On April 7, 1994, Rwandan armed forces kill 10 Belgian peacekeeping officers in a successful effort to discourage international intervention in their genocide that had begun only hours earlier. In less than three months, Hutu extremists who controlled Rwanda murdered an estimated 800,000 innocent civilian in the worst episode of genocide since World War II.
The Tutsis, a minority group that made up about 10 percent of Rwanda's population, received no assistance from the international community, although the United Nations later conceded that a mere 5,000 soldiers deployed at the outset would have stopped the wholesale slaughter. The immediate roots of the 1994 genocide went to the early 1990s, when President Juvenal Habyarimana, a Hutu, began using anti-Tutsi rhetoric to consolidate his own power. Beginning in October 1990, there were several massacres of hundreds of Tutsis. Although the two ethnic groups were very similar, sharing the same language and culture for centuries, the law required registration based on ethnicity. The government and army began to assemble the Interahamwe (meaning "those who attack together" or "those who stand together") and prepared for the elimination of the Tutsis by arming Hutus with guns and machetes. In January 1994, the United Nations forces in Rwanda warned that larger massacres were imminent.
On April 6, 1994, President Habyarimana's plane was shot down, killing him and several of his close advisers. It is believed that the attack was carried out by Hutu extremists who believed the president was about to sign the Arusha peace accords, not the Rwandan Patriotic Front (RPF), a Tutsi military organization stationed outside the country at the time, who the Hutus blamed. In any event, Hutu extremists in the military, led by Colonel Bagosora, immediately went into action, murdering Tutsis and moderate Hutus within hours of the plane crash. The Belgian peacekeepers were killed the following day, a key factor in the withdrawal of U.N. forces from Rwanda. Within days, the radio stations in Rwanda were broadcasting appeals to the Hutu majority to kill all Tutsis in the country. The army and the national police directed the slaughter, sometimes threatening Hutu civilians when persuasion didn't work. Thousands of innocent people were hacked to death with machetes by their neighbors. Despite the horrific crimes, the international community, especially the United States, hesitated to take any action. They wrongly ascribed the genocide to chaos amid tribal war. It was left to the RPF to begin an ultimately successful military campaign for control of Rwanda. By the summer, the RPF had defeated the Hutu forces and driven them out of the country and into several neighboring nations. However, by that time, 75 percent of the Tutsis living in Rwanda had been murdered.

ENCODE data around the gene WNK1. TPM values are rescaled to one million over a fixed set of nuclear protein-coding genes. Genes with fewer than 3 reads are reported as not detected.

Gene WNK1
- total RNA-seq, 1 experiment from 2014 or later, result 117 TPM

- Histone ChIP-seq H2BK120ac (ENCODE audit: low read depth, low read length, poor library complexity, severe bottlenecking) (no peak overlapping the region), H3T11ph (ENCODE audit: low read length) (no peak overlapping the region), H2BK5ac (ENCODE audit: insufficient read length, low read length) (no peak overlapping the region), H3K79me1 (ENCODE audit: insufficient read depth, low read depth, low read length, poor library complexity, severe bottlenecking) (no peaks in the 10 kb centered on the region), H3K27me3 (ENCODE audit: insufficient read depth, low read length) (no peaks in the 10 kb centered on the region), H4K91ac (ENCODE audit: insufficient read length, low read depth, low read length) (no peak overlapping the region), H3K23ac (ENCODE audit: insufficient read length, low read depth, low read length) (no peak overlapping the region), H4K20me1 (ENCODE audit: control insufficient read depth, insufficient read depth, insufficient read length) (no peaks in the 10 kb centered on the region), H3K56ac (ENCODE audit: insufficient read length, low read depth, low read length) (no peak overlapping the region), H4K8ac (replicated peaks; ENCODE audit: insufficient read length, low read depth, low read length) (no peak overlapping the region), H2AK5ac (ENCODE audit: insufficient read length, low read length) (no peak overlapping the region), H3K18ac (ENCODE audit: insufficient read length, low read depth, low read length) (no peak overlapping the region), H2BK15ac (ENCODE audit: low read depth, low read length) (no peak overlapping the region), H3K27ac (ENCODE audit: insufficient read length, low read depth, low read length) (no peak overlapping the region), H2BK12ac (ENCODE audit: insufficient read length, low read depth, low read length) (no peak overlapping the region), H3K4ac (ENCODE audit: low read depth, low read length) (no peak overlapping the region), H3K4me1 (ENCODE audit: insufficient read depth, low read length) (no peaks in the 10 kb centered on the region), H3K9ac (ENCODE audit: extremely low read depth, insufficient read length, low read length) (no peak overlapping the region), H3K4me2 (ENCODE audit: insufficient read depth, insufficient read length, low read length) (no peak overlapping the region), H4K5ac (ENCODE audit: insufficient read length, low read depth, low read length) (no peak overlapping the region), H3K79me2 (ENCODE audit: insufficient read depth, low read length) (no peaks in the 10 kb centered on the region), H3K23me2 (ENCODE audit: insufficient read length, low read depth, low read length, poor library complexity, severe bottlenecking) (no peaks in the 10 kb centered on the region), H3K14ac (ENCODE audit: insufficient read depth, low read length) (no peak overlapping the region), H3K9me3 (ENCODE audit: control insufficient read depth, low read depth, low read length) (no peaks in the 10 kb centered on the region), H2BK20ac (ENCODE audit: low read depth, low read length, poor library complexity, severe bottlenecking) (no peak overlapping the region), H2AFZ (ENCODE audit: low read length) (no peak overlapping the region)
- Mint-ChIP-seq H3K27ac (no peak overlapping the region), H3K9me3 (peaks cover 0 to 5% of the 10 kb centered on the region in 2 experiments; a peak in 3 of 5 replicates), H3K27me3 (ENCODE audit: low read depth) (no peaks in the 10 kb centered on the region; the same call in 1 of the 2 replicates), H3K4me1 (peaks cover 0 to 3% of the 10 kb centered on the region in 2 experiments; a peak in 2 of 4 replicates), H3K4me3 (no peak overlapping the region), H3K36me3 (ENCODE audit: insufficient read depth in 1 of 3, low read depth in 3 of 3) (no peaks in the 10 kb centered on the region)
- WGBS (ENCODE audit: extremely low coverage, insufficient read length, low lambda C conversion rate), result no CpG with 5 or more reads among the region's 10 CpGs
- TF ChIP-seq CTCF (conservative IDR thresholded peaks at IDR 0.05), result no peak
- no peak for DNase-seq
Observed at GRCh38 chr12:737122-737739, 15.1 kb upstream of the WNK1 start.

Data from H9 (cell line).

Michael Thomas Barry is the author of Murder & Mayhem 52 Crimes that Shocked Early California 1849-1949. The book can be purchased from Amazon through the following link: